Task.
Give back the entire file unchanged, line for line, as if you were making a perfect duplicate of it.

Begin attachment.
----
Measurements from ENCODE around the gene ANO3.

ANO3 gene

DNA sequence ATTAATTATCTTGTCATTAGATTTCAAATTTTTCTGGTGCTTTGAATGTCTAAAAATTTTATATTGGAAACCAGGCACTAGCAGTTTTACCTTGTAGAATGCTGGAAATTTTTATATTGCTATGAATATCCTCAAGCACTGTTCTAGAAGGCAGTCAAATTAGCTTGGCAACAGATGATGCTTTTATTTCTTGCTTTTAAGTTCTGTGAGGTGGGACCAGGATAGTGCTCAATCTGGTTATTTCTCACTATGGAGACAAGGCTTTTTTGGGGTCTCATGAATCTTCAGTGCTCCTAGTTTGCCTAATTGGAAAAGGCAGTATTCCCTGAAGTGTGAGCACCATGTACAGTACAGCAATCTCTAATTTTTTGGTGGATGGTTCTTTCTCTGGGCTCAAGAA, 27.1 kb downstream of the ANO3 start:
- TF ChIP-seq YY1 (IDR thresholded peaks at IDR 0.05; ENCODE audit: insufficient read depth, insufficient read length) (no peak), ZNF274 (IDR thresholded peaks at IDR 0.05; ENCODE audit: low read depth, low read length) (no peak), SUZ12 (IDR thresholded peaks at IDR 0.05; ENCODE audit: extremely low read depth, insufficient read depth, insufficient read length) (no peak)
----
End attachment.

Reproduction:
Measurements from ENCODE around the gene ANO3.

ANO3 gene

DNA sequence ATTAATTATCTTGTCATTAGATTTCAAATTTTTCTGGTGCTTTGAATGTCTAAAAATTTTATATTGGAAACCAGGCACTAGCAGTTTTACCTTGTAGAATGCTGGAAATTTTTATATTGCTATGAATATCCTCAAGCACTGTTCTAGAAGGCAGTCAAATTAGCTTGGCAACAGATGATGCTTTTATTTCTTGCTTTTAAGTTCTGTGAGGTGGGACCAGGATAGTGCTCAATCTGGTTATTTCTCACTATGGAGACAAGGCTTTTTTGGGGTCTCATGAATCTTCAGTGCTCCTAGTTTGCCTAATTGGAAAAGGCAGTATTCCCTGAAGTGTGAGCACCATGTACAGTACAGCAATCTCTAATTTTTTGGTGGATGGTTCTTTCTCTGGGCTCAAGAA, 27.1 kb downstream of the ANO3 start:
- TF ChIP-seq YY1 (IDR thresholded peaks at IDR 0.05; ENCODE audit: insufficient read depth, insufficient read length) (no peak), ZNF274 (IDR thresholded peaks at IDR 0.05; ENCODE audit: low read depth, low read length) (no peak), SUZ12 (IDR thresholded peaks at IDR 0.05; ENCODE audit: extremely low read depth, insufficient read depth, insufficient read length) (no peak)